Oral: For the treatment of hypertension, betaxolol is administered orally at a starting dosage of 10 mg at bedtime. Betaxolol is either used as monotherapy or in combination with a diuretic. If the desired antihypertensive response does not occur within 7 to 14 days, the clinician can consider increasing the dosage of betaxolol. According to the AHA/ACC guidelines, the recommended dosage range for hypertension with betaxolol is 5 to 20 mg.[8]

Specific Patient Populations

Hepatic impairment: Notable alterations in the clearance of betaxolol are generally not observed in hepatic impairment. Therefore, routine adjustments to the dosage are typically unnecessary. No specified dosage adjustments are provided in the product labeling for betaxolol ophthalmic solution.

Renal impairment: The clearance of betaxolol diminishes in renal impairment. The initial suggested dosage of betaxolol tablets is 5 mg once daily for severe renal impairment or during dialysis. If the desired response is not achieved, the dosage of betaxolol can be increased by 5 mg daily every 2 weeks, up to a maximum daily dosage of 20 mg. No specified dosage adjustments are provided in the product labeling for betaxolol ophthalmic solution.

Pregnancy considerations: Betaxolol is classified by the FDA as Pregnancy Category C. There is a lack of sufficient and well-controlled studies concerning betaxolol in pregnancy. Betaxolol administration during pregnancy resulted in malformations in animal studies, including increased postimplantation loss and developmental abnormalities. The use of betaxolol during pregnancy should only be considered if the potential benefit justifies potential fetal risks. Beta-blockers, including betaxolol, may reduce placental perfusion, potentially resulting in intrauterine fetal death, immature or premature deliveries, and adverse effects, notably hypoglycemia and bradycardia, in the fetus. As per the American College of Obstetricians and Gynecologists guidelines, labetalol or nifedipine is recommended for chronic hypertension in pregnancy.[18] Clinicians should consider betaxolol ophthalmic solution during pregnancy only after careful risk-benefit analysis.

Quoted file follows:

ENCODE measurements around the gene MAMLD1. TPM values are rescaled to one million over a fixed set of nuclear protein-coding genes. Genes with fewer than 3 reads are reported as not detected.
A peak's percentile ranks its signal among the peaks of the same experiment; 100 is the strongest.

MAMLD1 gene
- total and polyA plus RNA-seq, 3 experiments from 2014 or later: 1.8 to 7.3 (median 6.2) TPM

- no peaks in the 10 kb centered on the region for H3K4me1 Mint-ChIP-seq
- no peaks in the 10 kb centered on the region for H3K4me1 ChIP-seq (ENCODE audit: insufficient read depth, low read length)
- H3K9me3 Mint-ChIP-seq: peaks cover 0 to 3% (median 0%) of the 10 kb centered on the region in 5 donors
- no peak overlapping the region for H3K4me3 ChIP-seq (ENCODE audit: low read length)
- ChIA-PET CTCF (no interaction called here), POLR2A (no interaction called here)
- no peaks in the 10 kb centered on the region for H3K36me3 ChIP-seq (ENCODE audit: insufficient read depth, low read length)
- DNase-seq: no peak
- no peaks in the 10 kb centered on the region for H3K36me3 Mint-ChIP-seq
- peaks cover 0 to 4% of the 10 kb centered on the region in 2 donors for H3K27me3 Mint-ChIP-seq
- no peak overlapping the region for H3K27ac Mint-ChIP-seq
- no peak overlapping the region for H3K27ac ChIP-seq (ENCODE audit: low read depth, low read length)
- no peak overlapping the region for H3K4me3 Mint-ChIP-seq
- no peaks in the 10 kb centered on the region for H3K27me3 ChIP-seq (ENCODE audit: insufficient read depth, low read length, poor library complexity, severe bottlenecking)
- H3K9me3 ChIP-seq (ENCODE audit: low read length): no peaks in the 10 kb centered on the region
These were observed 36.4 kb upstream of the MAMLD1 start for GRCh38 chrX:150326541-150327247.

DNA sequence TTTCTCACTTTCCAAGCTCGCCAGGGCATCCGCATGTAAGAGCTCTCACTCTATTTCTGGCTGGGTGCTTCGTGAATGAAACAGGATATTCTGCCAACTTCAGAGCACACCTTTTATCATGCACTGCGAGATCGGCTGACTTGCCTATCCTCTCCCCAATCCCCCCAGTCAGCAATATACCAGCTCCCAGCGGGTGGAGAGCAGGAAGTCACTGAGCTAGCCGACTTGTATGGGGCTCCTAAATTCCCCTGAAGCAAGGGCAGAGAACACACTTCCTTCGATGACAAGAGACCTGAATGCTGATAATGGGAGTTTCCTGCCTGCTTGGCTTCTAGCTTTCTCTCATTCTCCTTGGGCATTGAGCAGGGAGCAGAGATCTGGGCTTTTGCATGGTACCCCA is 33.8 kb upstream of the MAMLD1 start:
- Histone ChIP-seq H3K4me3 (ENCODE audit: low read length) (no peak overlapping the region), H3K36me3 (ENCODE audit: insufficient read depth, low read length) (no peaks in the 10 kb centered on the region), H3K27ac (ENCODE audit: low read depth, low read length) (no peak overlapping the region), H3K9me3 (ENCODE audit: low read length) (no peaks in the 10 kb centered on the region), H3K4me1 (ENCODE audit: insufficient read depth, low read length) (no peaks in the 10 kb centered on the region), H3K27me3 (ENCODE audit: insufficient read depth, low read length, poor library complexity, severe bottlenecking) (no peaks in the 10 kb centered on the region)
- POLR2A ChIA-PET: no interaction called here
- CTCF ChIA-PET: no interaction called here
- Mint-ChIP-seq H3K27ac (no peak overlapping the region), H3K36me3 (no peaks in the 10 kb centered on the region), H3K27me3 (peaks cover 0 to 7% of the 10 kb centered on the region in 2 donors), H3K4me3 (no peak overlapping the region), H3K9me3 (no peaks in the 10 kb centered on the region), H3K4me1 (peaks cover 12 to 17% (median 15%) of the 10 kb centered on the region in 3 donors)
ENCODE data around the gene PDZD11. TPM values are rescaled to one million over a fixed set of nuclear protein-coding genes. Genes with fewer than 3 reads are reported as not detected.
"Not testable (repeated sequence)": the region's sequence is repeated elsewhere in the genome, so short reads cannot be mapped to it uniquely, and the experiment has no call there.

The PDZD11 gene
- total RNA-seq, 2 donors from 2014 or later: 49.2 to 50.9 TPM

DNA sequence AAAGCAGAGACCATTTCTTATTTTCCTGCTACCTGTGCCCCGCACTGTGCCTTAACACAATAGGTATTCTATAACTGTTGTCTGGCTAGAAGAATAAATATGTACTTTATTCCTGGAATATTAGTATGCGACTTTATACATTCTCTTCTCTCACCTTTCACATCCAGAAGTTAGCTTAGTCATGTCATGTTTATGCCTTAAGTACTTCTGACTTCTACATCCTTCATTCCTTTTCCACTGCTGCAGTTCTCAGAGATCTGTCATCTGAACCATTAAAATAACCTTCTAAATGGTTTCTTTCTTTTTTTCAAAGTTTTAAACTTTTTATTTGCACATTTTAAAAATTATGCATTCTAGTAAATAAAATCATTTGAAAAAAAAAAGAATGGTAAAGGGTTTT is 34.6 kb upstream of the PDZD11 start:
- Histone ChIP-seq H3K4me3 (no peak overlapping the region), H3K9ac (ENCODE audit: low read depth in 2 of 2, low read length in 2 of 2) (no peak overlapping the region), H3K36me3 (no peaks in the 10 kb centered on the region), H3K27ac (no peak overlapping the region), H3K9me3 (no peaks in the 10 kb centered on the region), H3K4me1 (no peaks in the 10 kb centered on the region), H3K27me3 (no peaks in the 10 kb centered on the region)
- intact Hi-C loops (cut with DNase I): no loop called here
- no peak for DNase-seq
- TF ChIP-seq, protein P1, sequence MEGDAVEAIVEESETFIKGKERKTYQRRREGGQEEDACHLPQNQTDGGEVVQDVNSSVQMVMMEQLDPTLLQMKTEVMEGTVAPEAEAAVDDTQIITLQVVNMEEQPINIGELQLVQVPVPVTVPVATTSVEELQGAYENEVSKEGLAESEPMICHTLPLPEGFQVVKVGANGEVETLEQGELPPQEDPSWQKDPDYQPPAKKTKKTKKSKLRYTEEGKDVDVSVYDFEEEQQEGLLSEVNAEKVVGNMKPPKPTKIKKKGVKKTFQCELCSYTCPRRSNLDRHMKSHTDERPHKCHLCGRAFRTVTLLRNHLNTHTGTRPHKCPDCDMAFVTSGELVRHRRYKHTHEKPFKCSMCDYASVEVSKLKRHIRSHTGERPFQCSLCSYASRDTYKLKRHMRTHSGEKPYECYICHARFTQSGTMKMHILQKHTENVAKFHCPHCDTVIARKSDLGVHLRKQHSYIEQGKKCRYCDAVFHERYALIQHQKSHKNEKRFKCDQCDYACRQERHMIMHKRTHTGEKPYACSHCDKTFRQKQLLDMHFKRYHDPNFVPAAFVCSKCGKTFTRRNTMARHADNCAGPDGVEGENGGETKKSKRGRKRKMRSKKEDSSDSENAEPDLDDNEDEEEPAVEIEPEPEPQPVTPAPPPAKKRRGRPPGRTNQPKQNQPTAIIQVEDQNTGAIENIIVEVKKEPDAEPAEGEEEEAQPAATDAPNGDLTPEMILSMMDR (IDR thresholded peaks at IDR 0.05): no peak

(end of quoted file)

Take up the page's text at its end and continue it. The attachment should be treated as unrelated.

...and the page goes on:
Breastfeeding considerations: Considering the significant excretion of betaxolol into breast milk and limited experience during breastfeeding, alternative β-blocking agents may be preferable for systemic use, especially while nursing newborns or preterm infants. Topical application of betaxolol in the mother's eyes poses minimal risk to the breastfed infant. Apply pressure to the tear duct near the eye's corner for at least 1 minute to reduce the amount of betaxolol reaching breastmilk after administering eye drops. Remove any excess solution using an absorbent tissue.[19]

Pediatric patients: The safety and efficacy of oral/ophthalmic betaxolol in pediatric patients have not been established.

Older patients: Clinicians should consider starting betaxolol at a reduced dosage of 5 mg in older patients due to the potential for β-blocker-induced bradycardia.

Adverse Effects

Betaxolol has both local and systemic adverse effects. The ocular adverse drug reactions include transient irritation (25% to 40%), burning, pruritus, punctate keratitis, and blurry vision. Compared to topical timolol (a nonselective β-blocker), betaxolol showed a higher incidence of ocular adverse effects. Compared to nonselective topical β-adrenergic receptor blockers, betaxolol is less likely to cause adverse effects on pulmonary function. However, betaxolol use still requires caution in patients with underlying pulmonary disease. Symptomatic pulmonary obstruction due to betaxolol has been reported in patients with underlying asthma or chronic obstructive pulmonary disease. A post-marketing study in the United States identified 56 spontaneous adverse effect reports, with 8 cases requiring hospitalization due to asthma exacerbation.[2][3][4]